Migration, the en masse movement of animals from one part of the world to another and back again, is one of the wonders of the natural world. Birds do it, but so do butterflies, fish and mammals. Birds, however, are the masters of long-distance migration and about one quarter of all bird species are migratory.
Migratory behaviour evolved around 10,000 years ago, at the end of the last ice age, when the vast glaciers that covered Europe began to retreat and new tracts of land became available to be inhabited by animals from Africa. Today, migratory birds move seasonally between the two continents, taking advantage of the lush summertime in the north and the rainy season in the savannahs of the south.
These mass seasonal movements were of course noticed by people since ancient times, but we didn’t always know where the birds were going. Aristotle had a few theories, including transmutation. For example, he believed that redstarts, which breed in some parts of Greece and leave for the south in the autumn, turn into robins, which actually arrive in Greece and Cyprus in the autumn and spend the winter there. Right up to the 16th century, people used to think that swallows hibernated in riverbeds.
Now, of course, we know better. Through bird ringing and, more recently, through the use of remote sensing with GPS tags and geolocators, our knowledge of bird movements around the globe has increased exponentially. And yet, many questions still remain and migratory birds are some of the most threatened species in Europe and indeed the world.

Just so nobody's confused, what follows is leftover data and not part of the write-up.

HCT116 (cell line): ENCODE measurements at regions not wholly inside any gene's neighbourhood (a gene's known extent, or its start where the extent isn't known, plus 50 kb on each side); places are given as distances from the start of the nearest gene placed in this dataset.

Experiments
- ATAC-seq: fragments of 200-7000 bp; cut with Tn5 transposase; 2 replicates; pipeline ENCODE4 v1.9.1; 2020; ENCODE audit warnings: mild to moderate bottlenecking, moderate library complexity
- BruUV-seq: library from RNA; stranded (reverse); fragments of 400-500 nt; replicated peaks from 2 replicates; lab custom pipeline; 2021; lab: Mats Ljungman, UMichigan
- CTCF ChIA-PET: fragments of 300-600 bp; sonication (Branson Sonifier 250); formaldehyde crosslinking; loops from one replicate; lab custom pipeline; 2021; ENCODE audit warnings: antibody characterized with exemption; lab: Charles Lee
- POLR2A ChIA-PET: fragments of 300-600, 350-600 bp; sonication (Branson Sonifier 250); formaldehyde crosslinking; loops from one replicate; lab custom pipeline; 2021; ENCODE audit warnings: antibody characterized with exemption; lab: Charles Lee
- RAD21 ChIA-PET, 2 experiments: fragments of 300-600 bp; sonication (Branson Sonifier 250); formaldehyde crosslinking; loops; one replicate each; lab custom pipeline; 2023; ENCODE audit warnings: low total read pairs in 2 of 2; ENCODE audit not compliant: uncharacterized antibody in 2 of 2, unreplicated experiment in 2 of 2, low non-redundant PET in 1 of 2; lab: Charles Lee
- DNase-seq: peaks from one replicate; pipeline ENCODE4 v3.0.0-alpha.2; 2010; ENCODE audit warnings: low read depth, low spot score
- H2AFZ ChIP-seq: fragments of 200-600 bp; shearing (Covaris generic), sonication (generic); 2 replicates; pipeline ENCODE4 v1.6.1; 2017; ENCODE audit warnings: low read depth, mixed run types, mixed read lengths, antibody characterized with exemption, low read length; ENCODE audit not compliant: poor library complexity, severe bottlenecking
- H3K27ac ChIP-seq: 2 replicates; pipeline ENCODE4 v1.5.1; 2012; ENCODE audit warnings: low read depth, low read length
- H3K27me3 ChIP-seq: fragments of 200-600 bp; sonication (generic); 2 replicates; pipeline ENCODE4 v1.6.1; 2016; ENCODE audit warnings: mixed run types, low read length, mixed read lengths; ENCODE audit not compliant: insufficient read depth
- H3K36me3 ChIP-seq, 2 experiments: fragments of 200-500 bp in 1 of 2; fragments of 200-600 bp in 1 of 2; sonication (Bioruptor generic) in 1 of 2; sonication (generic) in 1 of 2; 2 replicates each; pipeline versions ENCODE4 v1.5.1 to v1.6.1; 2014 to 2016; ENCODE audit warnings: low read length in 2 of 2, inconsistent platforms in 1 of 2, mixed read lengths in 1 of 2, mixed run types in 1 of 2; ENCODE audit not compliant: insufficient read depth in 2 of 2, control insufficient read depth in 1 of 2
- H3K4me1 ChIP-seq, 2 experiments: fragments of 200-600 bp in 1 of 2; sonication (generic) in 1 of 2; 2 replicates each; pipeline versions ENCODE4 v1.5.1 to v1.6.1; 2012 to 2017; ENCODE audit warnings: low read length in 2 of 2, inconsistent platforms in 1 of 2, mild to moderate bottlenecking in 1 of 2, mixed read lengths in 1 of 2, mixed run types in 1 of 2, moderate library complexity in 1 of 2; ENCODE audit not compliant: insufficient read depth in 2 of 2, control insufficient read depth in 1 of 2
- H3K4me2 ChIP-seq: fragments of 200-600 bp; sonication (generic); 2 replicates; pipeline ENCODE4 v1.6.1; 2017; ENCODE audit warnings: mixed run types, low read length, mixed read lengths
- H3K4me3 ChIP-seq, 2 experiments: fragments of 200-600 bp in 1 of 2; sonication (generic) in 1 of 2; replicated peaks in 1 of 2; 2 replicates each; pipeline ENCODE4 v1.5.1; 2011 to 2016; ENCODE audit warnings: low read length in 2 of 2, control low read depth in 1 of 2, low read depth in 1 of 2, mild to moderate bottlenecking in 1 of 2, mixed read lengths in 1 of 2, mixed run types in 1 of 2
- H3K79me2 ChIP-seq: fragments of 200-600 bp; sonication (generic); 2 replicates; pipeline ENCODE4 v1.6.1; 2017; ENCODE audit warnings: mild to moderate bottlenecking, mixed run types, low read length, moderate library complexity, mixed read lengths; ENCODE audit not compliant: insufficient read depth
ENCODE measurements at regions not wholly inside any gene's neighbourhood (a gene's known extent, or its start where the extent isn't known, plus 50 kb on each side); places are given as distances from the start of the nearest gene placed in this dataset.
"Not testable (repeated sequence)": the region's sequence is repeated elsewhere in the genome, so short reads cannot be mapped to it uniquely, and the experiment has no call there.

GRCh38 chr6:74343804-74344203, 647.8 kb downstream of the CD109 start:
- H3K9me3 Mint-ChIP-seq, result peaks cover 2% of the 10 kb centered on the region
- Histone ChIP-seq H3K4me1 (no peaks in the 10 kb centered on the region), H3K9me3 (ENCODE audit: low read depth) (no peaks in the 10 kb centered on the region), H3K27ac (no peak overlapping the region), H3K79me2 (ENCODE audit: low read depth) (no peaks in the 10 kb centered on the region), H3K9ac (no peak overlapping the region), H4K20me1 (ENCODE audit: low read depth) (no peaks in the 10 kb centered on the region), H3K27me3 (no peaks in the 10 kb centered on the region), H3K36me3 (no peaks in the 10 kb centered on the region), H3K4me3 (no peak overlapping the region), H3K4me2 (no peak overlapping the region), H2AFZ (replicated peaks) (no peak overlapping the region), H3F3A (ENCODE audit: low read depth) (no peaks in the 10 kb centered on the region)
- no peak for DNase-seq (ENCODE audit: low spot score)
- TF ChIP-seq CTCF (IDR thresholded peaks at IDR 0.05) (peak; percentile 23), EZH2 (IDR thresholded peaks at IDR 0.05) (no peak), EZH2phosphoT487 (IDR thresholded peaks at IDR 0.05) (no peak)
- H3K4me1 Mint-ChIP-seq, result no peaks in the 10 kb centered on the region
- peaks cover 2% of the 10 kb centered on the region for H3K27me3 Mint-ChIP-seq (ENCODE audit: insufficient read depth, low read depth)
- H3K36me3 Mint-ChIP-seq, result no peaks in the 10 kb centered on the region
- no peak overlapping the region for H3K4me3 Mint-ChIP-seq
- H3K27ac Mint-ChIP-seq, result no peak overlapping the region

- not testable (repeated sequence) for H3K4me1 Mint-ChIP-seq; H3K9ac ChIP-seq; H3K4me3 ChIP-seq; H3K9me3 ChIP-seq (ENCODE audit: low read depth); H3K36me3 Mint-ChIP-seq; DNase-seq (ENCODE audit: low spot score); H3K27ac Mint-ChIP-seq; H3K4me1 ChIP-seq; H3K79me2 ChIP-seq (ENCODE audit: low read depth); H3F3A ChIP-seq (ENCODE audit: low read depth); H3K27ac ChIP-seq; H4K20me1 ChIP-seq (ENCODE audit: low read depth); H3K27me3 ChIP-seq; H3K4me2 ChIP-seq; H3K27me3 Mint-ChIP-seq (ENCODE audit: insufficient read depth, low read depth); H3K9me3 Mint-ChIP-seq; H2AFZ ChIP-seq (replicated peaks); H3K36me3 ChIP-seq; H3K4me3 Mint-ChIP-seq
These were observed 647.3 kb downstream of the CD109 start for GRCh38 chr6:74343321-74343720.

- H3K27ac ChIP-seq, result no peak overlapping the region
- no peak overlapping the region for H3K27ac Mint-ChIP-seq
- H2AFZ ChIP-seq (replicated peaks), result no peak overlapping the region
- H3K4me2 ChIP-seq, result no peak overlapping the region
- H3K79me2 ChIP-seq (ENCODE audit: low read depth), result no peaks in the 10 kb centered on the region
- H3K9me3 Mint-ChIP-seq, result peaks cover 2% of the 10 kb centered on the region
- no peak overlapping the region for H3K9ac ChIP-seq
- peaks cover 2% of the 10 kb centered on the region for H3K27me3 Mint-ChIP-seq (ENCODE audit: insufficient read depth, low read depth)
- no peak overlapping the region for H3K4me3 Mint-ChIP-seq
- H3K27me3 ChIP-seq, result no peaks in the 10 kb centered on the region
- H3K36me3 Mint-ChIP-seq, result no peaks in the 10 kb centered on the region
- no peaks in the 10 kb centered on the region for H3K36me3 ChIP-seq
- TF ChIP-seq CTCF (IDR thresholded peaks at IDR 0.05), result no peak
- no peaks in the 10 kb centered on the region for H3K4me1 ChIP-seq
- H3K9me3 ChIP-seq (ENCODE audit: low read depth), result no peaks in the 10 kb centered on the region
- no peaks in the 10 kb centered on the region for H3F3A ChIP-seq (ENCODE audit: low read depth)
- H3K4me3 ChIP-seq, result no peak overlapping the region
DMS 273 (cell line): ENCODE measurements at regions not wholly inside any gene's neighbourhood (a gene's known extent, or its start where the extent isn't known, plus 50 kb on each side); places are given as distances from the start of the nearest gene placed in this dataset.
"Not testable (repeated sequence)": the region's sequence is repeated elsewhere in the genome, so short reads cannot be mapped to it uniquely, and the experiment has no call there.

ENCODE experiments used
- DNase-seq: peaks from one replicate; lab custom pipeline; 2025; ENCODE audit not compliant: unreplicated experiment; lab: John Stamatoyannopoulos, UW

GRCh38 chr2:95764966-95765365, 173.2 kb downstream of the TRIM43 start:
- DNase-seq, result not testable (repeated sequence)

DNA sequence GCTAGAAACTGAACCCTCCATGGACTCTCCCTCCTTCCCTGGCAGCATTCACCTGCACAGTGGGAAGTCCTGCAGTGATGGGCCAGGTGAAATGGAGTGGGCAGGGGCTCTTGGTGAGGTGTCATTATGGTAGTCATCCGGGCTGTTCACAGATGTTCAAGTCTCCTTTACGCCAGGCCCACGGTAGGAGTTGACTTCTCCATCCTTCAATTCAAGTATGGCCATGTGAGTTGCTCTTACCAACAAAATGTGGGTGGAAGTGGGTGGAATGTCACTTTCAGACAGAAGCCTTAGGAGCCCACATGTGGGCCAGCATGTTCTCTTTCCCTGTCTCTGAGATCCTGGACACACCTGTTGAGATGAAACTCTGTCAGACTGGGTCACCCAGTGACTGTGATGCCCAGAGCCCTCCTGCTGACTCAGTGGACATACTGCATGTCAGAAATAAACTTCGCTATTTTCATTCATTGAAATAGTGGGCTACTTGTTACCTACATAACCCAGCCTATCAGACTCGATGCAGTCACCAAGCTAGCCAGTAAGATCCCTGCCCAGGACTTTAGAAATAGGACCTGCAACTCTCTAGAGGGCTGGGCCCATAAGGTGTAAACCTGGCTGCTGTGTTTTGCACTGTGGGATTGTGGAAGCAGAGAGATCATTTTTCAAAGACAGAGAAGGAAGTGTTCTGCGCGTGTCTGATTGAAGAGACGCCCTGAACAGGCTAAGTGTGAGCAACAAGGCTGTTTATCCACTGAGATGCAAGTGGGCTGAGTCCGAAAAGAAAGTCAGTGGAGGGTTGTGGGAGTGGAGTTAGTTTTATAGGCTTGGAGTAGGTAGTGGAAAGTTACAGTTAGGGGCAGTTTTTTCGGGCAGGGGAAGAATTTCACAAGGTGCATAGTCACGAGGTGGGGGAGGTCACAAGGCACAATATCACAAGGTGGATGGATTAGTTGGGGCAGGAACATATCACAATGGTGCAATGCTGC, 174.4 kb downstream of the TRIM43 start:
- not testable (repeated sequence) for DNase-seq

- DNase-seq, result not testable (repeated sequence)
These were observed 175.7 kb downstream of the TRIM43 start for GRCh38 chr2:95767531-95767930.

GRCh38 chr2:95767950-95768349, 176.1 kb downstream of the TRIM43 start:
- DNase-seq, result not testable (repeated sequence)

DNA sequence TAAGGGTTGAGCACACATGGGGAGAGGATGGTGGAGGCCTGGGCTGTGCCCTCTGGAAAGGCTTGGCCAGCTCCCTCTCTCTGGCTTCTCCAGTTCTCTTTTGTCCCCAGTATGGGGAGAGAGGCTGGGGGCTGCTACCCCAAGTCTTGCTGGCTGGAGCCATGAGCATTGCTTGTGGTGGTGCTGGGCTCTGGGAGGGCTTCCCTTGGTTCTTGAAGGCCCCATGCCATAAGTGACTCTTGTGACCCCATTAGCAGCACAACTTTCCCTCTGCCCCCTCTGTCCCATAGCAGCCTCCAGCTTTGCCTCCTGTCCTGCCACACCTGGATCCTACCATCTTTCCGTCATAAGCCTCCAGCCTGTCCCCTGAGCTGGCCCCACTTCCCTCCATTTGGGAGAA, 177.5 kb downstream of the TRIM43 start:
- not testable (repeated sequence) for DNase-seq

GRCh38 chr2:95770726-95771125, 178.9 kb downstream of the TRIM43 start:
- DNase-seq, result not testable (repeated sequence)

In Cyprus, the majority of bird species are migrants. Some arrive in spring and spend the summer in Cyprus to breed, some winter here and many more are passage migrants, stopping in Cyprus briefly to rest and refuel before continuing on their journey. Cyprus lies on one of the four major migration flyways between Europe and Africa and millions of birds pass through our island every autumn and spring.
Autumn in Cyprus is the best time of year to see large soaring birds on migration and indeed it is the time of year when BirdLife Cyprus volunteers are active in the field carrying out our annual raptor migration counts. The BirdLife Cyprus autumn raptor counts take place every year from late August to early November at key “bottleneck” sites across Cyprus, such as the Akrotiri Peninsula. In addition to birds of prey, volunteer observers count other soaring birds, including herons, storks and cranes, as well as some smaller species, like bee-eaters.
Keep your eyes (and ears) open in the coming weeks for migrating bee-eaters, demoiselle and common cranes, little egrets, grey and purple herons, pelicans, white storks, honey-buzzards, red-footed falcons, black kites and harriers. Although summertime and the vacation period are drawing to a close, there is plenty of bird activity to look forward to this autumn.
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BirdLife Cyprus is the national partner of BirdLife International, a unique global partnership of conservation organisations working locally to deliver long-term conservation for the benefit of nature and people.